Bluelines live up to killer tag: one killed | delhi | Hindustan Times
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Bluelines live up to killer tag: one killed

Despite the Delhi CM's assurance that Blueline buses will be put off Delhi roads, Wednesday witnessed a spate of Blueline bus accidents, report Vijaita Singh and Sidhartha Roy.

delhi Updated: Jul 19, 2007 10:48 IST

It has been 15 long years since Delhi has been suffering killer private buses; only its hue changed from red to blue. As governments down the years failed to provide a reliable and safe mode of public transport, the killer buses have been claiming their victims unabated.

Wednesday witnessed a spate of Blueline bus accidents. A speeding Blueline bus crushed to death PK Mallick (35), an Ayurvedic doctor, who was waiting at a bus stand in Mandawali. The police said no arrests have been made, as the driver fled from the spot. A case of rash and negligent driving has been registered. "He was trying to board the bus on route number-85 when a Blueline bus came and crushed him to death," said Swapan Mandal, the deceased's brother-in-law.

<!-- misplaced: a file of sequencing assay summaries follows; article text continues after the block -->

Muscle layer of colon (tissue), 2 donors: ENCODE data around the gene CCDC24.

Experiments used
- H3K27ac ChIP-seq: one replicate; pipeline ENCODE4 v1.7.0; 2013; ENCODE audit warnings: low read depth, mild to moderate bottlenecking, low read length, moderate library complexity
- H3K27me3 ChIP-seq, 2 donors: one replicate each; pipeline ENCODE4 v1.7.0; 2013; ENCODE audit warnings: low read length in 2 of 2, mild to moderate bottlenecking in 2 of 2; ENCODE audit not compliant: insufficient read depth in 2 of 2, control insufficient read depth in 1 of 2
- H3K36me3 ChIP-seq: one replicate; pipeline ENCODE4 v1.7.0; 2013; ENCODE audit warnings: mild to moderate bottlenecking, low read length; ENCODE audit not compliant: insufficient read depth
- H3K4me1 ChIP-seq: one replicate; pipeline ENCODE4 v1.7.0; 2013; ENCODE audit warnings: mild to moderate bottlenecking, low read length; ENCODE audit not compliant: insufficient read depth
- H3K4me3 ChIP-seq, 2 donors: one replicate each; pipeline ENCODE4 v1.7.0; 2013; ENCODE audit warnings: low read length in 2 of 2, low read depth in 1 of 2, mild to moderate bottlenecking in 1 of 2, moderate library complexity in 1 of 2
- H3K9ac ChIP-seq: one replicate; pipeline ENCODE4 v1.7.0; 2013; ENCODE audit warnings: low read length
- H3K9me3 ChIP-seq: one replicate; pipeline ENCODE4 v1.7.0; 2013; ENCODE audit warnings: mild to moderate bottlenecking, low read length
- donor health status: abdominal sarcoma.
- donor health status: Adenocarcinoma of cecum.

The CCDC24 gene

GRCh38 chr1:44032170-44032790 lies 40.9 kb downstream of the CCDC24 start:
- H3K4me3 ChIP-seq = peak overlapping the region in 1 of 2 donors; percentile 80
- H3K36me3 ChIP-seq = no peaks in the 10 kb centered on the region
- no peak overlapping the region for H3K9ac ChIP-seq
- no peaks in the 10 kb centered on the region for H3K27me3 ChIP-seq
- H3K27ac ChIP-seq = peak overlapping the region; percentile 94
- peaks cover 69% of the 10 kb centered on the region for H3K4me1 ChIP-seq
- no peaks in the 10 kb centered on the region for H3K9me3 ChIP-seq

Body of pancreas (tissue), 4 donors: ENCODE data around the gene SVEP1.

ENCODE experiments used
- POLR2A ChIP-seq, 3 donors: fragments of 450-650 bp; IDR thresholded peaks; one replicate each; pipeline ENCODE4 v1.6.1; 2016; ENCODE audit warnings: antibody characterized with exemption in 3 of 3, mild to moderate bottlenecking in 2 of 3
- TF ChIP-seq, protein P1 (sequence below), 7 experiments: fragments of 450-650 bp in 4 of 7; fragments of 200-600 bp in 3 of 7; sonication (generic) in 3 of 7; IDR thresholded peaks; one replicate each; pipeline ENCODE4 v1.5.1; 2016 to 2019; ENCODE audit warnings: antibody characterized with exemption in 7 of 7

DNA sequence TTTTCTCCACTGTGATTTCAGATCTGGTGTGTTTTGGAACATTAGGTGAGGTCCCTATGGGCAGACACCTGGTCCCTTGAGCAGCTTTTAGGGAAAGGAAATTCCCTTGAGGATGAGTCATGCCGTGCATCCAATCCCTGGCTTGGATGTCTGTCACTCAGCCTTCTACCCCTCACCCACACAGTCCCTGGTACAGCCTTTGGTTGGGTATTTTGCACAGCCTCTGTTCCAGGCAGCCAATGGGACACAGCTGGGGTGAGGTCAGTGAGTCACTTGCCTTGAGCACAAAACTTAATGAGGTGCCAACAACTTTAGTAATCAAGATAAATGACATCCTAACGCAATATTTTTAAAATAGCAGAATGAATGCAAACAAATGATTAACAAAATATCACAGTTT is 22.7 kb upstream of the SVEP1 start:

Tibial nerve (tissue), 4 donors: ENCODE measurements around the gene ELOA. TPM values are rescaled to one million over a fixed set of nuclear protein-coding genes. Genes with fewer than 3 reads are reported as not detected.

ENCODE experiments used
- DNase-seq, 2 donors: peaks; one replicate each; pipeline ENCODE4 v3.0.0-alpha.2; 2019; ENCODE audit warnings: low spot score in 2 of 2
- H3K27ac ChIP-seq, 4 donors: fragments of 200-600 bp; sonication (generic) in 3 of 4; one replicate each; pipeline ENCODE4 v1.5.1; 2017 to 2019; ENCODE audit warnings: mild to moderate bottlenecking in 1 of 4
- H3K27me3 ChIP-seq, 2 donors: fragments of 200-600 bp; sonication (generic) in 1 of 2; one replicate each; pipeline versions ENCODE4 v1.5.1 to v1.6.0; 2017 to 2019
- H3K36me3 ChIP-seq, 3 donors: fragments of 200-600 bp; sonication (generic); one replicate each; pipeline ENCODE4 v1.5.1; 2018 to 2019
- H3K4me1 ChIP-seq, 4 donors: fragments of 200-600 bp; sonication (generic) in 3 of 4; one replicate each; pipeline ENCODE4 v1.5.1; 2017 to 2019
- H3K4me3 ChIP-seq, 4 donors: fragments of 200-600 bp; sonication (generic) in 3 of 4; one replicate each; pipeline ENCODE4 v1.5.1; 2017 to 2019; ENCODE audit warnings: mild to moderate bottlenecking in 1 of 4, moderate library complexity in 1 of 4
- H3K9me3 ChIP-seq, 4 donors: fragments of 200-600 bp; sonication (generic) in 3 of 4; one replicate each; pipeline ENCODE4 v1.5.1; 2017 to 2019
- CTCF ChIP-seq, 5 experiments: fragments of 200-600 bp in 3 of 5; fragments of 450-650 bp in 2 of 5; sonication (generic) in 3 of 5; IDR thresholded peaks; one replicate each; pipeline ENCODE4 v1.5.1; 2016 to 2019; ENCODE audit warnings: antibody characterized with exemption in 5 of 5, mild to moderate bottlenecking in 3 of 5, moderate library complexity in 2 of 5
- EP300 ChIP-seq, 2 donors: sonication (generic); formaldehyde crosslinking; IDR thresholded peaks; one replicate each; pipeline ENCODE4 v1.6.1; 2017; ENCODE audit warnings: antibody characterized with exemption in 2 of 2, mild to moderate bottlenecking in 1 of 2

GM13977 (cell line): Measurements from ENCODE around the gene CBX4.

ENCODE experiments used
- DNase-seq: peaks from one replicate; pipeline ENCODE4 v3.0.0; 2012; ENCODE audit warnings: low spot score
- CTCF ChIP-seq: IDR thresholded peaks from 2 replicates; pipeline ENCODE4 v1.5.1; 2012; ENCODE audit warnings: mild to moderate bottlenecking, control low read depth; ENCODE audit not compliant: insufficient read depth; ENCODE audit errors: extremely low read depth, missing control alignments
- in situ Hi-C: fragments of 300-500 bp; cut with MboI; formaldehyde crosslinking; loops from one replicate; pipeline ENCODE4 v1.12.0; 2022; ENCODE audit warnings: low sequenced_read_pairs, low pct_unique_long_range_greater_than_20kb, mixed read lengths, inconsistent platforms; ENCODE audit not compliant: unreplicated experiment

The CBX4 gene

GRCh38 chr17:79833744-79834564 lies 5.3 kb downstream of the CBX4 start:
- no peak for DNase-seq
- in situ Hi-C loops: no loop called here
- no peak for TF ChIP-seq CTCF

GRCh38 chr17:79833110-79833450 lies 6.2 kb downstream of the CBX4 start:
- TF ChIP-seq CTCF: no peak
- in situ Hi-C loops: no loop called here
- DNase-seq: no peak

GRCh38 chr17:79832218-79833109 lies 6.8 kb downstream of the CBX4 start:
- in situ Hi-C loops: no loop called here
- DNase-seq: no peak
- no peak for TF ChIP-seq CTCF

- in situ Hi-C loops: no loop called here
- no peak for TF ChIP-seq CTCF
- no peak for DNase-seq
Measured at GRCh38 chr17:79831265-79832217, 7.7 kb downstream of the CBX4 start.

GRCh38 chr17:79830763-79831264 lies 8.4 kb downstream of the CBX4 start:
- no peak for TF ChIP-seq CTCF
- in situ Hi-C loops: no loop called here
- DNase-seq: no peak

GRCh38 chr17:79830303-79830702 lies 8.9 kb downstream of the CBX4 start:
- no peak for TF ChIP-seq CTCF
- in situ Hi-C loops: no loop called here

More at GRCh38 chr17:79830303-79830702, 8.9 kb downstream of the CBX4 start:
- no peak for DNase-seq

Mallick was rushed to Lal Bahadur Shastri Hospital where he was declared brought dead.

In another incident a woman was getting down from a Blueline bus in Model Town when another bus sped up and she was reportedly crushed in between. The victim, Kamlesh (50), was rushed to a hospital where her condition is said to be stable. The driver of the bus, Raju, has been arrested.

In one more bus accident, Sudhir Kumar (26), was critically injured when a minibus brushed past him while he was hanging from an overcrowded Blueline bus in Mayapuri on Wednesday. He has been admitted to DDU hospital. Rajesh, the driver of the bus, has been arrested.

While the government plans to make laws regarding death due to accident stricter, experts say existing rules are enough to tame Bluelines if the government cracks the whip. "We have enough existing rules and norms to tame Blueline buses but these are not enforced," said Anil Sood of NGO Chetna. "There is lack of political will because most buses run on benami and are protected by politicians and bureaucrats," he said.